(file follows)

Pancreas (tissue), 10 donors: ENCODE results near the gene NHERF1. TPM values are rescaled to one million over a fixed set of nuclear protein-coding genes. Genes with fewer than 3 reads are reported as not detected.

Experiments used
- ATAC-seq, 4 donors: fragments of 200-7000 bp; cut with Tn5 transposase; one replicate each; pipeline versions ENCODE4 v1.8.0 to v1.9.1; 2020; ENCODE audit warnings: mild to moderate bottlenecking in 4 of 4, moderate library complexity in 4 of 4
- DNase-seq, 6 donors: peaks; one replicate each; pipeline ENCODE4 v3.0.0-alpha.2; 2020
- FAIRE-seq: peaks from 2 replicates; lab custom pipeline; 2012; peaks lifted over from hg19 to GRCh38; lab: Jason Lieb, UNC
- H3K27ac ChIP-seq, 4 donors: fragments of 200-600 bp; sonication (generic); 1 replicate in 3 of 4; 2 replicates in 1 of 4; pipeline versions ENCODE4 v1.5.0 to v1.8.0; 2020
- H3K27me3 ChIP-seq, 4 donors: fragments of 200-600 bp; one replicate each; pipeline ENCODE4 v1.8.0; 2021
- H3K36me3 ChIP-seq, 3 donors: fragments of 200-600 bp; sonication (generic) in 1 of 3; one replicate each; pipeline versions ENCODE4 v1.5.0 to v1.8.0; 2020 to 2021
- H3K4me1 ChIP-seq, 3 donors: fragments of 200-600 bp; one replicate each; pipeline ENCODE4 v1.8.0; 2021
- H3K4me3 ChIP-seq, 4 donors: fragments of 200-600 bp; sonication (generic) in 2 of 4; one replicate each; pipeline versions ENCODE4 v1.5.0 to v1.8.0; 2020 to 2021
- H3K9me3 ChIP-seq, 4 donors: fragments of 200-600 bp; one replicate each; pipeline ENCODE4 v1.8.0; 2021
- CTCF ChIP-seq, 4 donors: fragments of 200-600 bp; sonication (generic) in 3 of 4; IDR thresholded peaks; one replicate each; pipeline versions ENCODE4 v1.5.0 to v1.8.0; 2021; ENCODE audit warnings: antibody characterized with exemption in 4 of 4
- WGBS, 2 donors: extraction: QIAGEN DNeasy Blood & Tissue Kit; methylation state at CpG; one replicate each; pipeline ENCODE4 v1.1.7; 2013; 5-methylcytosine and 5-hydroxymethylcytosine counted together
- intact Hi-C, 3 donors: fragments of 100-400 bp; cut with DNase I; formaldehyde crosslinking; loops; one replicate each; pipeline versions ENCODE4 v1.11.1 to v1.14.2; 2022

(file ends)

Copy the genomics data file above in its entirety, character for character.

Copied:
Pancreas (tissue), 10 donors: ENCODE results near the gene NHERF1. TPM values are rescaled to one million over a fixed set of nuclear protein-coding genes. Genes with fewer than 3 reads are reported as not detected.

Experiments used
- ATAC-seq, 4 donors: fragments of 200-7000 bp; cut with Tn5 transposase; one replicate each; pipeline versions ENCODE4 v1.8.0 to v1.9.1; 2020; ENCODE audit warnings: mild to moderate bottlenecking in 4 of 4, moderate library complexity in 4 of 4
- DNase-seq, 6 donors: peaks; one replicate each; pipeline ENCODE4 v3.0.0-alpha.2; 2020
- FAIRE-seq: peaks from 2 replicates; lab custom pipeline; 2012; peaks lifted over from hg19 to GRCh38; lab: Jason Lieb, UNC
- H3K27ac ChIP-seq, 4 donors: fragments of 200-600 bp; sonication (generic); 1 replicate in 3 of 4; 2 replicates in 1 of 4; pipeline versions ENCODE4 v1.5.0 to v1.8.0; 2020
- H3K27me3 ChIP-seq, 4 donors: fragments of 200-600 bp; one replicate each; pipeline ENCODE4 v1.8.0; 2021
- H3K36me3 ChIP-seq, 3 donors: fragments of 200-600 bp; sonication (generic) in 1 of 3; one replicate each; pipeline versions ENCODE4 v1.5.0 to v1.8.0; 2020 to 2021
- H3K4me1 ChIP-seq, 3 donors: fragments of 200-600 bp; one replicate each; pipeline ENCODE4 v1.8.0; 2021
- H3K4me3 ChIP-seq, 4 donors: fragments of 200-600 bp; sonication (generic) in 2 of 4; one replicate each; pipeline versions ENCODE4 v1.5.0 to v1.8.0; 2020 to 2021
- H3K9me3 ChIP-seq, 4 donors: fragments of 200-600 bp; one replicate each; pipeline ENCODE4 v1.8.0; 2021
- CTCF ChIP-seq, 4 donors: fragments of 200-600 bp; sonication (generic) in 3 of 4; IDR thresholded peaks; one replicate each; pipeline versions ENCODE4 v1.5.0 to v1.8.0; 2021; ENCODE audit warnings: antibody characterized with exemption in 4 of 4
- WGBS, 2 donors: extraction: QIAGEN DNeasy Blood & Tissue Kit; methylation state at CpG; one replicate each; pipeline ENCODE4 v1.1.7; 2013; 5-methylcytosine and 5-hydroxymethylcytosine counted together
- intact Hi-C, 3 donors: fragments of 100-400 bp; cut with DNase I; formaldehyde crosslinking; loops; one replicate each; pipeline versions ENCODE4 v1.11.1 to v1.14.2; 2022